SI:  Sure.

CA:  I hope no one ever sees it, never has to go through that again, but, when you see something like that, you can't believe it.  ...

[TAPE PAUSED]

CA:  He kept the [Army] Air Force Band going during the war.

SI:  This is Ray McKinley.

CA:  Ray McKinley, and, on July 1, 1945, Cameron Anderson was one of forty thousand other troops in Nuremberg Stadium that attended the concert by the Glenn Miller Band.  Not in here is the fact that we also were entertained by Ingrid Bergman, and Jack Benny.  Oh, hey, here's something else I sent home.  This is an Esso roadmap from a gas station--I forget where I stole this one [from].  You know, ... on those articles in the New York Times, he didn't have to say I stole the article.  You know, on my original notes, when I made my original notes on the 1382 [document], I said, "People are going to say I stole it--I rescued it," things like that, but everybody says I stole it, so, I stand convicted on that.  Well, that's another thing I stole.  Okay, ... we've talked about a GI looking real combat-y there, and then, I mean, ... that's the way we looked.  We talked about standing with the boots off, going in the Rhine River.  Here's ... part of the gun crew that we had.  This is Kenny Perry; this is the golfer's dad.  We talked about him.  Let's see what we got here.  I told you that we were flashes; we got our march order to cross the Rhine River at two-o-five in the afternoon and we were, eleven howitzers were, ready to fire at midnight.  So, that's not bad.  That's, ... from two o'clock until midnight, ten hours to get across the Rhine River and ... ready to fire.  We talked about the gun, the crew, the breech.  ... We had to be careful here.  We didn't want to fire in these trees.  That'd be bad.  ... When we fired here, we looked ... up the gun to make sure we were high enough.  Otherwise, you'd get a tree burst and that was another no-no.  ... This is where the outfit got started, went here, all the way around here, the Battle of the Bulge, Bad Godesberg.  This is where I joined them, right here, all the way up here, down to here, all the way down there and I've been back to a lot of these spots, but ... you can't recognize anything today.  I thought for sure I could see some of the holes we dug by Bad Godesberg and, you know, ... it just doesn't work out.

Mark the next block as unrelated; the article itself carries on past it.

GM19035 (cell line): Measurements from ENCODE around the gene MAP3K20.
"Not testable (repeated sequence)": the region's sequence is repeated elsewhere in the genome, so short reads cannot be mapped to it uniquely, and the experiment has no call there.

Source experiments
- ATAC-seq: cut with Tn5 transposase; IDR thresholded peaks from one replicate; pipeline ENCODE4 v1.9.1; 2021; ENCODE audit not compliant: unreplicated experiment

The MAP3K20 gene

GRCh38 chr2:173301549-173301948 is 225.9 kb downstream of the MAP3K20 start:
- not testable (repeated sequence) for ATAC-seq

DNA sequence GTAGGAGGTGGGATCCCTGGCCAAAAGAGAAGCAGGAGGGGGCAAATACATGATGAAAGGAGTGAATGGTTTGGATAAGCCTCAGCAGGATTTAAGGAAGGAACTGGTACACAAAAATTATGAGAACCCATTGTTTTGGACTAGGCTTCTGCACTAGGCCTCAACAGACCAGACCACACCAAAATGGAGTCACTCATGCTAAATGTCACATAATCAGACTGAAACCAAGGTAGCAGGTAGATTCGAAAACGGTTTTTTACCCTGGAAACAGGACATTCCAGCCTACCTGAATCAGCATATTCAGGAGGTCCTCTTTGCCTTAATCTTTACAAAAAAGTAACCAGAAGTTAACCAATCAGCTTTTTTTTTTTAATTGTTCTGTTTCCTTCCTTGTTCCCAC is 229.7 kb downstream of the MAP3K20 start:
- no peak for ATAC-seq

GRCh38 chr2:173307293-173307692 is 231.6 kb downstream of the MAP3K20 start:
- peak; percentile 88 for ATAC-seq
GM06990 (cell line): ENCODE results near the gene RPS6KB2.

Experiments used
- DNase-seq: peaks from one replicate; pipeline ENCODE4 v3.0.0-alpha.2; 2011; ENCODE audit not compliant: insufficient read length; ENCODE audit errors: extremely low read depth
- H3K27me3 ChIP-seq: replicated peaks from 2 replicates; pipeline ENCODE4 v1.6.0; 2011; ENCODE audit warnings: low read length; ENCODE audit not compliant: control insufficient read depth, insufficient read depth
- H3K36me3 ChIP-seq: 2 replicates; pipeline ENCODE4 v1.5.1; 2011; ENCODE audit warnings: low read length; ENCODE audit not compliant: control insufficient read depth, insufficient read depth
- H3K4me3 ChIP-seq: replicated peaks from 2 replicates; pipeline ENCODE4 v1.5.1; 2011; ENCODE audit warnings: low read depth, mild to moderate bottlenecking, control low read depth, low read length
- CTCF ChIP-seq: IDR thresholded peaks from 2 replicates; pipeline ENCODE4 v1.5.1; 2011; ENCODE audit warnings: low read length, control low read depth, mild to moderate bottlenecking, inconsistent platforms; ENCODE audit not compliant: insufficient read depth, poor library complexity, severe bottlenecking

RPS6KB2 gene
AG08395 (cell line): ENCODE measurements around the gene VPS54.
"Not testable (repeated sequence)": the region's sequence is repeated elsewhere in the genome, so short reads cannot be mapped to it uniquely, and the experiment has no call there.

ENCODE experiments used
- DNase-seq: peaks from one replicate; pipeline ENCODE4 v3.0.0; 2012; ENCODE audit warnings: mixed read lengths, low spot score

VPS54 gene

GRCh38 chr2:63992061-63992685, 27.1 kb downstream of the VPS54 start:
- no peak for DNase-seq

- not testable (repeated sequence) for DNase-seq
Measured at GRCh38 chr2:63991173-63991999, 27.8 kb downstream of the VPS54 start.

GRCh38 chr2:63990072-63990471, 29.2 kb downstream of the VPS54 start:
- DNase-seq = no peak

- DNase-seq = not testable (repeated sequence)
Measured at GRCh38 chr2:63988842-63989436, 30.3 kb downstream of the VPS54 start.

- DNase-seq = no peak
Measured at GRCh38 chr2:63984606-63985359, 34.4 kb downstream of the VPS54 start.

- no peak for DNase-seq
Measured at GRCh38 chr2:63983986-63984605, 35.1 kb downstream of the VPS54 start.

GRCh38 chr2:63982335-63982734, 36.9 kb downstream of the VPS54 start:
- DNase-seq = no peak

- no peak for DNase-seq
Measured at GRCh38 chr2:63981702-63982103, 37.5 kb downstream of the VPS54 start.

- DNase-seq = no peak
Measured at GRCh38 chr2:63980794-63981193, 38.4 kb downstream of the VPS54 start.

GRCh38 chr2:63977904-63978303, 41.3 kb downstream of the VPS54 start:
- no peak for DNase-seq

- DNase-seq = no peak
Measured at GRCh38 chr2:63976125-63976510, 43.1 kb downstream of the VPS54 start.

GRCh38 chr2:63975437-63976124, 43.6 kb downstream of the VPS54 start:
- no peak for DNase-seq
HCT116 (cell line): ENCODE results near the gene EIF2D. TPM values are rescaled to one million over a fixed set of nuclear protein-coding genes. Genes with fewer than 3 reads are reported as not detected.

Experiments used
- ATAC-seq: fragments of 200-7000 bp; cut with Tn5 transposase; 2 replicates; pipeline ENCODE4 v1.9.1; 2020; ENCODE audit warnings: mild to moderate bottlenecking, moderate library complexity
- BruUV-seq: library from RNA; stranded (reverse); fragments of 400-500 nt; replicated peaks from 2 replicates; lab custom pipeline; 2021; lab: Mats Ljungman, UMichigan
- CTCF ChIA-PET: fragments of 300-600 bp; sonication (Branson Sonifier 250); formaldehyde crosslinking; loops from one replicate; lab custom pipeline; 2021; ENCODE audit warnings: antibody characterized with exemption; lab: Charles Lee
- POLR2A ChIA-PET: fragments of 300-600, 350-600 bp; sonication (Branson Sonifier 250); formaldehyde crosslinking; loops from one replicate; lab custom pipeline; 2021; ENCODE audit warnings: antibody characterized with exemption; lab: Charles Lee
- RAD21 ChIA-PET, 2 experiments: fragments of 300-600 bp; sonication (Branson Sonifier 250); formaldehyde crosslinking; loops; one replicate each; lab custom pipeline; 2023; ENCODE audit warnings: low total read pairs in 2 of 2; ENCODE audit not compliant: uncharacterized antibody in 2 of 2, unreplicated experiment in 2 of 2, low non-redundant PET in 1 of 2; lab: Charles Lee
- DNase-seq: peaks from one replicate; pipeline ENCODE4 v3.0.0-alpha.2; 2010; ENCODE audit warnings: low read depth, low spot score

SI:  Later on in the 1970s, when you went back to Germany for business, would you conceal the fact that you had been there during the war?  Would you avoid the subject?